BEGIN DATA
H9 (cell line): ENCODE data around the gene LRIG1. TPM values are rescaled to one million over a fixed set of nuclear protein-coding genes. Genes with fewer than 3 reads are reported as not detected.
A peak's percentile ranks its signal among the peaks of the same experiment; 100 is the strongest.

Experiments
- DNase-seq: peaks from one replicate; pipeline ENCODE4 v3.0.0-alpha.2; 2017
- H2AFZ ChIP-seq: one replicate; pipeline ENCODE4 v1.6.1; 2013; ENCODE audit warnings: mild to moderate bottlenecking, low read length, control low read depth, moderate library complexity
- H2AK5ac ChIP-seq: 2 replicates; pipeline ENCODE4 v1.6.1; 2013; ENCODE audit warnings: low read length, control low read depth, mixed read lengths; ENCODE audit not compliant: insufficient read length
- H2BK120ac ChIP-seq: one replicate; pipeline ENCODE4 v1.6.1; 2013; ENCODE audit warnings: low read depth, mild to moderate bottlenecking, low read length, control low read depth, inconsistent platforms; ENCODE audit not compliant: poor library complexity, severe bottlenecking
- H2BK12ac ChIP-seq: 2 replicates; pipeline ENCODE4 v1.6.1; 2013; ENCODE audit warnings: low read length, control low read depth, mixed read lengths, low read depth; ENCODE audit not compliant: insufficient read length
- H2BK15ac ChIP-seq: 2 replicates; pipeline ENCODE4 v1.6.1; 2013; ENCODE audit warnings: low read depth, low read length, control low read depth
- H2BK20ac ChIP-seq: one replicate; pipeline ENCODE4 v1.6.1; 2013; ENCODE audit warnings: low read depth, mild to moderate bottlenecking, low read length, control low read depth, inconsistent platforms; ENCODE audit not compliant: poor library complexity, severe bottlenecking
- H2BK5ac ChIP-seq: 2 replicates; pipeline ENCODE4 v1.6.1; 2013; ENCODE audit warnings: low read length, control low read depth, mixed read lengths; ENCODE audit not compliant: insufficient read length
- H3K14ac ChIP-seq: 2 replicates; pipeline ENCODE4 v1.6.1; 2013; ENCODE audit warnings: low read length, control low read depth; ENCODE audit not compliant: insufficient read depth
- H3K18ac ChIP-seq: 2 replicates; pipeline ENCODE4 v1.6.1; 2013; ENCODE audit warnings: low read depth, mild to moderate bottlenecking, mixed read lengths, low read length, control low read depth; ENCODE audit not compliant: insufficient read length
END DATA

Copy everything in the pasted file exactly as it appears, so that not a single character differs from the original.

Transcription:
H9 (cell line): ENCODE data around the gene LRIG1. TPM values are rescaled to one million over a fixed set of nuclear protein-coding genes. Genes with fewer than 3 reads are reported as not detected.
A peak's percentile ranks its signal among the peaks of the same experiment; 100 is the strongest.

Experiments
- DNase-seq: peaks from one replicate; pipeline ENCODE4 v3.0.0-alpha.2; 2017
- H2AFZ ChIP-seq: one replicate; pipeline ENCODE4 v1.6.1; 2013; ENCODE audit warnings: mild to moderate bottlenecking, low read length, control low read depth, moderate library complexity
- H2AK5ac ChIP-seq: 2 replicates; pipeline ENCODE4 v1.6.1; 2013; ENCODE audit warnings: low read length, control low read depth, mixed read lengths; ENCODE audit not compliant: insufficient read length
- H2BK120ac ChIP-seq: one replicate; pipeline ENCODE4 v1.6.1; 2013; ENCODE audit warnings: low read depth, mild to moderate bottlenecking, low read length, control low read depth, inconsistent platforms; ENCODE audit not compliant: poor library complexity, severe bottlenecking
- H2BK12ac ChIP-seq: 2 replicates; pipeline ENCODE4 v1.6.1; 2013; ENCODE audit warnings: low read length, control low read depth, mixed read lengths, low read depth; ENCODE audit not compliant: insufficient read length
- H2BK15ac ChIP-seq: 2 replicates; pipeline ENCODE4 v1.6.1; 2013; ENCODE audit warnings: low read depth, low read length, control low read depth
- H2BK20ac ChIP-seq: one replicate; pipeline ENCODE4 v1.6.1; 2013; ENCODE audit warnings: low read depth, mild to moderate bottlenecking, low read length, control low read depth, inconsistent platforms; ENCODE audit not compliant: poor library complexity, severe bottlenecking
- H2BK5ac ChIP-seq: 2 replicates; pipeline ENCODE4 v1.6.1; 2013; ENCODE audit warnings: low read length, control low read depth, mixed read lengths; ENCODE audit not compliant: insufficient read length
- H3K14ac ChIP-seq: 2 replicates; pipeline ENCODE4 v1.6.1; 2013; ENCODE audit warnings: low read length, control low read depth; ENCODE audit not compliant: insufficient read depth
- H3K18ac ChIP-seq: 2 replicates; pipeline ENCODE4 v1.6.1; 2013; ENCODE audit warnings: low read depth, mild to moderate bottlenecking, mixed read lengths, low read length, control low read depth; ENCODE audit not compliant: insufficient read length